RANsquawk 2nd February US Morning Briefing - Stocks, Bonds, FX etc.
The Investment Team at Broyhill huddles up at 6.30AM every Monday Morning, to review market action, various measures of sentiment, and portfolio positioning, to name a few. For the two hours leading up to our Morning Macro Call, we scan dozens of charts, pour over piles of data and review all of the models critical to our investment strategy. Notes from our meetings are distributed internally and reviewed in aggregate at our Monthly Macro Meeting. We’ve noted a significant shift in the investment landscape over the course of the past few weeks, so we thought we’d share this morning’s Views from the Blue Ridge.
Today, to much fanfare, the administration released its ridiculous $3+ trillion budget (we say + because at that size the one thing certain is that the budget will certainly never hit the target and while we wish it would be lower, we are certain it will end up materially higher), which consists of a "short" 192-page summary section and a 1420 page appendix. We are confident that not one politician will read the whole thing from cover to cover. We won't either. Not because we don't care about what's in it, but because we are much more concerned with what is not included, namely $2.8 Trillion and $1.9 Trillion of MBS guaranteed portfolios at Fannie and Freddie, and an additional $782 billion and $809 billion in company debt outstanding for the two GSEs, respectively. This amounts to a total of $6.3 trillion in liabilities which should be counted toward the budget. And yet, oddly, the error-checker somehow made this rather justifiable omission: after all if we were to look at a number which written out looks as follows $6,264,000,000,000.00, we would also probably just avoid it - it is somewhat difficult to hide a number that big even in the 1,420 pages of the budget's appendix. That's ok, we are here to remind them about the omission, and also to remind Mr. Orszag, who himself, in that long ago 2008, espoused that these companies should be put on the Federal Budget. Isn't it strange what one and a half years worth of realizations just how broken beyond repair the system is, will do to one's convictions?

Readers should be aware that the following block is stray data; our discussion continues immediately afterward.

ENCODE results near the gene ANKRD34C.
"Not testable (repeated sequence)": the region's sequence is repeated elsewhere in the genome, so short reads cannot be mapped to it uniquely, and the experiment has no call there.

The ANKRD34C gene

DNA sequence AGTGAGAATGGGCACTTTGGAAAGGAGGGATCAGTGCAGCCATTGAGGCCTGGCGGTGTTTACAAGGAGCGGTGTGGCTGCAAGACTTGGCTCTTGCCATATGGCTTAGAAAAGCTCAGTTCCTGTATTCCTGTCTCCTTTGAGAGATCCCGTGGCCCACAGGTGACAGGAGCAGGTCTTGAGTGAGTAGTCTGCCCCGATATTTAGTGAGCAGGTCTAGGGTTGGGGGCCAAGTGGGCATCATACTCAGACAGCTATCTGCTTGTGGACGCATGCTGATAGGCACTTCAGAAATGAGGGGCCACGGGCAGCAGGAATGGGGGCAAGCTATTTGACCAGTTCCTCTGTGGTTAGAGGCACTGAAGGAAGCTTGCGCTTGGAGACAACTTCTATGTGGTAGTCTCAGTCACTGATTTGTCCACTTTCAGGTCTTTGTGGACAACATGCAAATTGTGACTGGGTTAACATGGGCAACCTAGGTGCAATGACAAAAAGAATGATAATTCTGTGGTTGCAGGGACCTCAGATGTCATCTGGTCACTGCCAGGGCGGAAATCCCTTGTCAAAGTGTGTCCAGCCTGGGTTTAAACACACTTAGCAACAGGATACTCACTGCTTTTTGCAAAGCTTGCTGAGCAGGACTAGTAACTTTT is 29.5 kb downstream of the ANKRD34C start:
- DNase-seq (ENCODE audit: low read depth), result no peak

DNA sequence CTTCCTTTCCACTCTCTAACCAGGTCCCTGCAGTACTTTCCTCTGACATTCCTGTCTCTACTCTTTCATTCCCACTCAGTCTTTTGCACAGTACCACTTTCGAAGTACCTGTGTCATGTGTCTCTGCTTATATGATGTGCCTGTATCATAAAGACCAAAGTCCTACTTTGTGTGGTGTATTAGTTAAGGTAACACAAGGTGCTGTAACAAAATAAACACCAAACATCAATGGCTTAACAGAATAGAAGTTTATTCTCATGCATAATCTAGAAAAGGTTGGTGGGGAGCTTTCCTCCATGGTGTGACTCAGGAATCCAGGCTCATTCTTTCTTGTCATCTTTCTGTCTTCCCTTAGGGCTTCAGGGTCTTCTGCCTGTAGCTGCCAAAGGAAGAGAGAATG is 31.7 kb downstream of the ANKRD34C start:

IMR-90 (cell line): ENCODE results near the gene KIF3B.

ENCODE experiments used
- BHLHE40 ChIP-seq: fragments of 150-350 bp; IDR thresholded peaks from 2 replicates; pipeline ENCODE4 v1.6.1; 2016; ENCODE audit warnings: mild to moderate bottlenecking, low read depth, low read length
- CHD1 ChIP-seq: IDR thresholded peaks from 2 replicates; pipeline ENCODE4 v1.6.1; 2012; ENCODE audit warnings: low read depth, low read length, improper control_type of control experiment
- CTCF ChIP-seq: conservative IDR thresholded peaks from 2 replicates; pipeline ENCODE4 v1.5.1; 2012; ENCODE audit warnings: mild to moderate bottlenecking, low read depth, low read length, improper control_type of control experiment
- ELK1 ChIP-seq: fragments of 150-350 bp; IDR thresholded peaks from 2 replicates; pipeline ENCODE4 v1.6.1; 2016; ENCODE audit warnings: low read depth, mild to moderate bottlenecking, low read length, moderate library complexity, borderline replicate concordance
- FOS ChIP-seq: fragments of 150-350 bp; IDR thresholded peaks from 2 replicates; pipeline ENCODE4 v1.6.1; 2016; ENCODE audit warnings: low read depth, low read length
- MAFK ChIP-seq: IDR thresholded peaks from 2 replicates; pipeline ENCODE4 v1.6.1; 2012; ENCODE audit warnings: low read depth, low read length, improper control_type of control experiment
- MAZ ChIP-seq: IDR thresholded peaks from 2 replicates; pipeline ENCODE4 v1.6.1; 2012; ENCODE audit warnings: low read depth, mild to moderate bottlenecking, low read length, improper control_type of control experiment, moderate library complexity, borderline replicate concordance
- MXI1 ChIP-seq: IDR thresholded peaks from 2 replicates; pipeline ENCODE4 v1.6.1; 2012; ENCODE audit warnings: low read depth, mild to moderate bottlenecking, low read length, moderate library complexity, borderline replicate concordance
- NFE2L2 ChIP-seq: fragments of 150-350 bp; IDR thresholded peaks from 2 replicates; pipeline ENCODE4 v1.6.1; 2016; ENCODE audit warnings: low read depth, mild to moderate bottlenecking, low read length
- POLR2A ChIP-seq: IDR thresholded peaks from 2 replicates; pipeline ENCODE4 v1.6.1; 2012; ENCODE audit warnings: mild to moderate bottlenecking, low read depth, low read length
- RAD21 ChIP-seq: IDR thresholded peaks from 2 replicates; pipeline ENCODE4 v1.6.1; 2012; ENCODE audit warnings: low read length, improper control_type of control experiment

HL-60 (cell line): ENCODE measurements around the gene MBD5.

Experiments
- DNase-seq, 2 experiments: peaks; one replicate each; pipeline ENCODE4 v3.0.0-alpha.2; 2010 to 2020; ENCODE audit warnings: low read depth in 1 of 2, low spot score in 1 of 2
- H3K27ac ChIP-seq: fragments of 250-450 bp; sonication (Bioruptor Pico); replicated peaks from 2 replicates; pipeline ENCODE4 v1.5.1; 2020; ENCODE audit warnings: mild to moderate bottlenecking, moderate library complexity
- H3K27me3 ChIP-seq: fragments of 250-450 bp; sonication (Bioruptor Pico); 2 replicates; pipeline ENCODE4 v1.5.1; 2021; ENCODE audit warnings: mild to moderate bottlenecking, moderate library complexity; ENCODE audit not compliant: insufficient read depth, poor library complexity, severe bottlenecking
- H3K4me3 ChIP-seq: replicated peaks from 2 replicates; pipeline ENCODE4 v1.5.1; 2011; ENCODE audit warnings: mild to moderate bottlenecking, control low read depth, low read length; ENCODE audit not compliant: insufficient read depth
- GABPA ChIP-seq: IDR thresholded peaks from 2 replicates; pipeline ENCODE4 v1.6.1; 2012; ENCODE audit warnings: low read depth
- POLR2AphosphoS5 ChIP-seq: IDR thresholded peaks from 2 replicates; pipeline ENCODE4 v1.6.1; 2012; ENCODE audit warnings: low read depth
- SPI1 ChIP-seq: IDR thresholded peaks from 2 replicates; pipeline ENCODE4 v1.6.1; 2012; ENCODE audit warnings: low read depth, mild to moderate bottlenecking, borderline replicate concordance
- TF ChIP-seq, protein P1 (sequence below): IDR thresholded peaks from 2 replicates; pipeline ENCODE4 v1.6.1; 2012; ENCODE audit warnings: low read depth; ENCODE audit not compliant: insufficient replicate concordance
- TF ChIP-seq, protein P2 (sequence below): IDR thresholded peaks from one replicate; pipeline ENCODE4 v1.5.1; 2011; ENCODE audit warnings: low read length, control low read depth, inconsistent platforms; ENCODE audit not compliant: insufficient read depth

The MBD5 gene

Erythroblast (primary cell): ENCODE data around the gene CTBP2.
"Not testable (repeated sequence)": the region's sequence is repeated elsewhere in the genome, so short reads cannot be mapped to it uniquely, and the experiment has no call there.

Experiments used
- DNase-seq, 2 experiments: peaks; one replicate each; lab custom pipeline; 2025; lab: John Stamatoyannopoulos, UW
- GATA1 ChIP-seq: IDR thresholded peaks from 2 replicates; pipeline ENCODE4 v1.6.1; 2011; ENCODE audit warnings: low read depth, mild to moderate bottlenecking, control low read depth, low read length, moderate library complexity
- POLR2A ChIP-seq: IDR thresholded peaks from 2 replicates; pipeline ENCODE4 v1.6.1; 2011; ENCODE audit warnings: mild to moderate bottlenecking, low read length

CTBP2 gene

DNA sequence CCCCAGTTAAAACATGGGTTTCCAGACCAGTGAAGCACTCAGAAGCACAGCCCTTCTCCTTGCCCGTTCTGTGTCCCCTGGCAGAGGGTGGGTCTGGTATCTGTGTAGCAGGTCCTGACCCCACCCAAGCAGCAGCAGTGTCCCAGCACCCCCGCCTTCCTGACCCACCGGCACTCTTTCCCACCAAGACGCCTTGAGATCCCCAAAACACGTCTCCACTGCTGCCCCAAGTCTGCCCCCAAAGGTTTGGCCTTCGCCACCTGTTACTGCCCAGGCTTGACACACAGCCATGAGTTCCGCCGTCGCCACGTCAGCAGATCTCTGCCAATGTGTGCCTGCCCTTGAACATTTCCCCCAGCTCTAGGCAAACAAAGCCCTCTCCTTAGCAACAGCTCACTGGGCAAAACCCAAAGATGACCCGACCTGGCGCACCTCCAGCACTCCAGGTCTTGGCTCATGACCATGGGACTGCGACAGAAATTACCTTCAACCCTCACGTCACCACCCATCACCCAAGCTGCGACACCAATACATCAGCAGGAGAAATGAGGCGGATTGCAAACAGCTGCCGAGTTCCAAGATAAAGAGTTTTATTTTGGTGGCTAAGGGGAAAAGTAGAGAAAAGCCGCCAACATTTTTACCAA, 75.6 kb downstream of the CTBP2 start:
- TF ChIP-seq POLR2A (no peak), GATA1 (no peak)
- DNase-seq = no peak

Everything that the government has done so far, with a few minor detours, has been almost exclusively focused on maintaining home prices high, by tweaking either the supply or the demand side of the housing equation. As the bulk of consumer net wealth is concentrated in the housing sector, and a wealthy and confident consumer, much more so than the banking system, is critical to the recovery of America's economy, the Administration will do everything in its power to achieve its goal of artificially manipulating the housing market, thereby not causing an incremental loss of wealth to those still stuck with overpriced houses, while the real intersection of actual supply and demand curves would indicate a materially lower equilibrium price. This is ironic, as proper price discovery is critical for a true recovery, since Americans realize all too well that buying a house at prevailing levels in advance of the second down-leg in housing is senseless, the continued pursuit of such flawed policies by the Fed and President Obama merely pulls the market ever further away from its equilibrium, thereby making the anticipated second dip so much more likely and not that far off in the distant future. Below are 5 simple charts the highlight just how precarious the housing situation in the U.S. is, and how likely the second, and probably much more fierce, leg down in the markets is going to be.
Spreads were tighter in the US as all the indices improved (albeit marginally). IG trades 3.9bps wide (cheap) to its 50d moving average, which is a Z-Score of 0.4s.d. (and HY has now traded wide of its 50-day for 2 days). At 95bps, IG has closed tighter on 36 days in the last 280 trading days (JAN09). The last five days have seen IG flat to its 50d moving average.